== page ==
HANOI, VIETNAM: Diary of a Mad Expat, pt. 10

9 April – 2 May, pt. 3: Thaison Palace Hotel, Old Quarter, Hanoi

Adrian Cronauer: Here’s a little advice: Never eat in a Vietnamese restaurant next to a pound.

Robin Williams, as Adrian Cronauer, Good Morning, Vietnam

I know you’ve been waiting to read more about everything that’s fucked up with this country and laugh at my snarky misery, so here we go!

The Currency

OK, get ready to laugh. The currency in Vietnam is called the Dong. Go ahead, get it out, I’ll wait…………..OK, done? Moving on. One American dollar is worth about 21,000 dong. If you have about 50 dollars, that’s one million…that’s a lot of dong! It would probably go further, if you ate the local cuisine, especially the street food, but….

The Food

Nearly every food travel show touts Vietnamese food as some of the best, kind of second tier behind Thailand, Hong Kong, China, Japan, Spain, France, and Italy. From my experience, I say BULLSHIT! We tried, we REALLY tried at first! We had some street food just across the street from our hotel our first full day here that was pretty good. There was rice noodles, broth, a variety of greens, chicken, and tofu. I didn’t really like the tofu, but everything else was pretty good! And they kept feeding us until we stood up to pay, and it was only about $5 for the two of us. One thing to know about eating at these street food stalls. The chairs are plastic stools that are about the size of what you’d expect in a preschool. It doesn’t even make sense for Vietnamese to be sitting in these chairs even though they’re all smaller than us. But still the food was alright. On another night, we had fried rice and what I can only describe as smoked water buffalo jerky, that our waiter was certain I wouldn’t like…but I did! Sure shocked the hell out of him! And we both liked the national dish, Pho (pronounced like the 1st two letters in “fuck”). It’s basically rice noodles in a beef or chicken broth, topped with assorted greens like mint, lemon grass , and parsley. But other than that, it was a series of bad experiences, topped off with when we went to an indoor restaurant down the street. They had burgers on the menu! Beef or chicken. Unfortunately, they told us that they were out of beef and chicken (again, a common occurrence). So my wife ordered what was called Vietnamese Spring Rolls. When they showed up, they smelled funny…like swamp ass. My wife, who’s eaten with Filipinos in Hawaii, took a bite, already suspecting what that bite confirmed it to be: Dog. Fucking dog! After that, we only ate foods that we were previously familiar with.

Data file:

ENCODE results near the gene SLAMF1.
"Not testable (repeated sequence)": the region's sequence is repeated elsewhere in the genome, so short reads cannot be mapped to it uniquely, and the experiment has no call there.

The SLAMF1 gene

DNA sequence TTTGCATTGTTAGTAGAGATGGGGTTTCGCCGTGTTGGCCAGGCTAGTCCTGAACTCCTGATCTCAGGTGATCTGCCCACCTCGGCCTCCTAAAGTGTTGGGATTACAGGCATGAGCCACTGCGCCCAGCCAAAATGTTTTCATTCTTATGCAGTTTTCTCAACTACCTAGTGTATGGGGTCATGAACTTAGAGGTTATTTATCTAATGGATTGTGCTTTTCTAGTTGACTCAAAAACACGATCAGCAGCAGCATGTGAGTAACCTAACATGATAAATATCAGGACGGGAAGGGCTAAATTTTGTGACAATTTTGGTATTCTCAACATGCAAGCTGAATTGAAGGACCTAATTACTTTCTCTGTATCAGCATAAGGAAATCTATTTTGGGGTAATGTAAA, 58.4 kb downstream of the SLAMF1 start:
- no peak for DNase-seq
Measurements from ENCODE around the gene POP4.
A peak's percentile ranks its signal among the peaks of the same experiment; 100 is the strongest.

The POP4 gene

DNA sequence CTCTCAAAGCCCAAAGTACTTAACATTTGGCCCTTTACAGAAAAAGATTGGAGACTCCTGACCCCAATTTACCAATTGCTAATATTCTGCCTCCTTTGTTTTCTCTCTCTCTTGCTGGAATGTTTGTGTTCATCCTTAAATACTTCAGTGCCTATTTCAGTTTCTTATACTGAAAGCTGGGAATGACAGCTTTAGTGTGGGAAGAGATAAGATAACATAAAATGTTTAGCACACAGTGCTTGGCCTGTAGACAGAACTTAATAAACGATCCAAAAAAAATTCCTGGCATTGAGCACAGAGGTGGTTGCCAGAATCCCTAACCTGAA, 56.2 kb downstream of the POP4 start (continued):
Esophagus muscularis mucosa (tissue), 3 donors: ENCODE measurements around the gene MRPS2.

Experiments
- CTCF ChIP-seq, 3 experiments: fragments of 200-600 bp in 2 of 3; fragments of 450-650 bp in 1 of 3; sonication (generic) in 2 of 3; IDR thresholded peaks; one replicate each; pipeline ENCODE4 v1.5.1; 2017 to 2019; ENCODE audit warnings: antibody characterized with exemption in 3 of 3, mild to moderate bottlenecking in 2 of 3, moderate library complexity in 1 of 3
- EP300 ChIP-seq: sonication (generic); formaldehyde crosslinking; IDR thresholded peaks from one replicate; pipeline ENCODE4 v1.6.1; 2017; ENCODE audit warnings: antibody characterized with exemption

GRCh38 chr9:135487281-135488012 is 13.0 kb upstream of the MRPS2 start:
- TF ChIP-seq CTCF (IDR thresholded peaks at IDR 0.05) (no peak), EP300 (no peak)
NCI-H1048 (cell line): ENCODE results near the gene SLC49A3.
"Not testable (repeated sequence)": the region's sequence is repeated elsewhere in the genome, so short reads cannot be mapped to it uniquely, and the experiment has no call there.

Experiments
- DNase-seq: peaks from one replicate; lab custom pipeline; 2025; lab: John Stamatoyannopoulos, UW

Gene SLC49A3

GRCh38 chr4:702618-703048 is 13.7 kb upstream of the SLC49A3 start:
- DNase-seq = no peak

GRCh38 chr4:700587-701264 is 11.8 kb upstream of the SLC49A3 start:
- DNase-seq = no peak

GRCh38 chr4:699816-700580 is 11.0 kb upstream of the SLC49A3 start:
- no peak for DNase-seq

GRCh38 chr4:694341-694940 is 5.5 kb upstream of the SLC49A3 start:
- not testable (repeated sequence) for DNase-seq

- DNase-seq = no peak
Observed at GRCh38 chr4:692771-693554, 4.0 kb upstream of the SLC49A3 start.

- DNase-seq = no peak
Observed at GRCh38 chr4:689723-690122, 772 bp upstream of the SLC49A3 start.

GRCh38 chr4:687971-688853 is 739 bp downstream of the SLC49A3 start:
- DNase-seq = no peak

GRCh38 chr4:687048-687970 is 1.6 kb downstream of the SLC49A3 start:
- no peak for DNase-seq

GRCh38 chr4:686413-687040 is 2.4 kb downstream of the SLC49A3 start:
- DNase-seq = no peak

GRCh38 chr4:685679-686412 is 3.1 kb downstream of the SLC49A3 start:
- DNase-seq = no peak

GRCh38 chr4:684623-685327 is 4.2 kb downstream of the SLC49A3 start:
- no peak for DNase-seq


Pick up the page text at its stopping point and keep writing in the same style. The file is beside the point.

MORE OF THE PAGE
We went to a KFC, but their version was comparatively bland, surprisingly. They had a fast food burger chain here called Lotteria; tasted like fast food, though my wife liked their Teriyaki burger. Otherwise, we stuck to crap we could get at the grocery store and 3 restaurants. At the grocery store, we mostly got chips (they have Pringle’s here), chocolate (Kit Kat, Snicker’s, M&Ms are about the only familiar versions), soft drinks (most of the Coke brands), and bottled water (you can shower and brush your teeth with the tap water, but nothing else, unless you want to be sick in bed for a week, or worse. Dysentery is not your friend!). As for the other three, I’ll take them one at a time, in the order in which we visited them during the day.

The AB Restaurant: They offered many different things, but the ones we regularly went for were an American steak for $9 (better than any steak I ever had in America), spaghetti for about $7 (again better than any pasta we had in America), a Caesar salad for $4 (big enough to be a meal by itself, and better than most salads you can find in America) and big plate of fries for about $2. For meals, this was about the only place we ate meals at, unless we ordered room service, which we did a lot of just to have SOME variety.
Kem Ti Amo: The name combines Italian (Ti Amo means I love you) and Vietnamese (Kem means Ice Cream). The place is owned by a couple of French guys, but staffed by numerous cute Vietnamese girls who were all very nice to us, probably because we came there so often during our stay. Best. Chocolate. Ice. Cream. Ever. It was dark and rich, like eating Denzel Washington! There were other good flavors there too, but I never strayed too far from the chocolate. It was like an old-fashioned ice cream shop, with a wide variety of flavors and ways to have them. Glass dish, waffle cone, sundaes, shakes – you name it, they had it. Wonderful!


Shi Sha Bar: Shi Sha refers to tobacco with flavoring that you can smoke out of a hookah, but we never tried that. We mostly went there to drink and smoke. I usually had a Tiger beer, probably the best Vietnamese beer out there, though probably not the cheapest. My wife found here perhaps the only place in the Old Quarter that could do a decent Long Island Ice Tea. After various traumatic tourism experiences in this town, we frequented this place probably more than we should’ve, but it worked wonders on our outlook on life!

So that’s it for food and money. Tomorrow, I’ll get into the sights, sounds, and smells of this city. It won’t be pleasant.
– For images of our trip, please visit my wife’s Facebook page: Mischa Elaine Johnston

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